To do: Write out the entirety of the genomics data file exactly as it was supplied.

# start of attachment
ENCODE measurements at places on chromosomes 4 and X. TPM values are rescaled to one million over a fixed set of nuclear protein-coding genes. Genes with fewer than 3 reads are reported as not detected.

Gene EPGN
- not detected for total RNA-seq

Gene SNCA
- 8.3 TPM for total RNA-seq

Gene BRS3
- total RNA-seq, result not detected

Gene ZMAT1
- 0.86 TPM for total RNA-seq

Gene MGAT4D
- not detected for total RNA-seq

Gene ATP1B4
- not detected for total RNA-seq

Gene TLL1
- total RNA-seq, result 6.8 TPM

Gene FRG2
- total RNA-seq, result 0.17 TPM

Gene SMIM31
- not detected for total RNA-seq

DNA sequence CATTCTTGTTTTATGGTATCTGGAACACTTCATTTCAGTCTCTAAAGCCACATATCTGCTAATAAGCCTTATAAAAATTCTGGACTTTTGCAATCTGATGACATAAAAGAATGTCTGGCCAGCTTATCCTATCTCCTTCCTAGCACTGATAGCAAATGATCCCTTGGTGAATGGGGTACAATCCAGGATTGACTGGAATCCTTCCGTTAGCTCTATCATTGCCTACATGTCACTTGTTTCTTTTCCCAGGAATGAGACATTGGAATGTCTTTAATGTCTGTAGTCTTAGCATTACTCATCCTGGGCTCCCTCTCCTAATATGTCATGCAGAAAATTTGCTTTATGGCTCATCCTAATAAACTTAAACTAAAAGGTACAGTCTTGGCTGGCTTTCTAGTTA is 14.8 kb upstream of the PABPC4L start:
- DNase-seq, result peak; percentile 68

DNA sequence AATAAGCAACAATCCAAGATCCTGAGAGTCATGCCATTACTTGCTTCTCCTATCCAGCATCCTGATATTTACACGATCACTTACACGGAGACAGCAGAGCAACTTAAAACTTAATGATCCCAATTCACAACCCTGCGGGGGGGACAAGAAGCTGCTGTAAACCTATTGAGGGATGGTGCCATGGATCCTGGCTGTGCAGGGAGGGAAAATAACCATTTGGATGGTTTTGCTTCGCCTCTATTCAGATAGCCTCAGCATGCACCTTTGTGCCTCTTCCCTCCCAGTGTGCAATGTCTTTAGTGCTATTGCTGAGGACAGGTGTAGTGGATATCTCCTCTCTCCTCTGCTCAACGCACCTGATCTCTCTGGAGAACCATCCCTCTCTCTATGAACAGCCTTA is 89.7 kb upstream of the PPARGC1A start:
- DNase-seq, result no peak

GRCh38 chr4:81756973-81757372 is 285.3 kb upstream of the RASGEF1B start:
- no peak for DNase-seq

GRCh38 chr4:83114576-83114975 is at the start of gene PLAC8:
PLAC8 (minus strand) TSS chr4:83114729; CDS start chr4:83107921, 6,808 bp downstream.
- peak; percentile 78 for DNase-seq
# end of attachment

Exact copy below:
ENCODE measurements at places on chromosomes 4 and X. TPM values are rescaled to one million over a fixed set of nuclear protein-coding genes. Genes with fewer than 3 reads are reported as not detected.

Gene EPGN
- not detected for total RNA-seq

Gene SNCA
- 8.3 TPM for total RNA-seq

Gene BRS3
- total RNA-seq, result not detected

Gene ZMAT1
- 0.86 TPM for total RNA-seq

Gene MGAT4D
- not detected for total RNA-seq

Gene ATP1B4
- not detected for total RNA-seq

Gene TLL1
- total RNA-seq, result 6.8 TPM

Gene FRG2
- total RNA-seq, result 0.17 TPM

Gene SMIM31
- not detected for total RNA-seq

DNA sequence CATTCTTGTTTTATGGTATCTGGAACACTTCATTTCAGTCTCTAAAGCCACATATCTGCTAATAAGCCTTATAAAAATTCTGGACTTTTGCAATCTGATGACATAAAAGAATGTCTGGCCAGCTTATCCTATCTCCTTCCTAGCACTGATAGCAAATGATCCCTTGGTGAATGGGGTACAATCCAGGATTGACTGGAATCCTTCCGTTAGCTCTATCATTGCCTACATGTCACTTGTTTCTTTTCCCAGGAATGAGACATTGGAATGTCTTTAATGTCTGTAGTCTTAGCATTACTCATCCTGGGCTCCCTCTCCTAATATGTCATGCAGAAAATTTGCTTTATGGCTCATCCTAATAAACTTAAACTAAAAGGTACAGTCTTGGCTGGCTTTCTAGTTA is 14.8 kb upstream of the PABPC4L start:
- DNase-seq, result peak; percentile 68

DNA sequence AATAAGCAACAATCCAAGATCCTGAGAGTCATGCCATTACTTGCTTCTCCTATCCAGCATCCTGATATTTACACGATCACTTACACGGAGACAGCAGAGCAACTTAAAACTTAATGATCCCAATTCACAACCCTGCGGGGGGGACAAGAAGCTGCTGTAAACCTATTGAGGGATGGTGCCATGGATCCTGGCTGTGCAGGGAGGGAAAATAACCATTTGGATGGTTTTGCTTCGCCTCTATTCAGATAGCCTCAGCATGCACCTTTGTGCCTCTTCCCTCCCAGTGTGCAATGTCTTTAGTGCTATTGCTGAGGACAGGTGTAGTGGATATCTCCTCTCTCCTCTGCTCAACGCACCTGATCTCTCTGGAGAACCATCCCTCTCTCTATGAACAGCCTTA is 89.7 kb upstream of the PPARGC1A start:
- DNase-seq, result no peak

GRCh38 chr4:81756973-81757372 is 285.3 kb upstream of the RASGEF1B start:
- no peak for DNase-seq

GRCh38 chr4:83114576-83114975 is at the start of gene PLAC8:
PLAC8 (minus strand) TSS chr4:83114729; CDS start chr4:83107921, 6,808 bp downstream.
- peak; percentile 78 for DNase-seq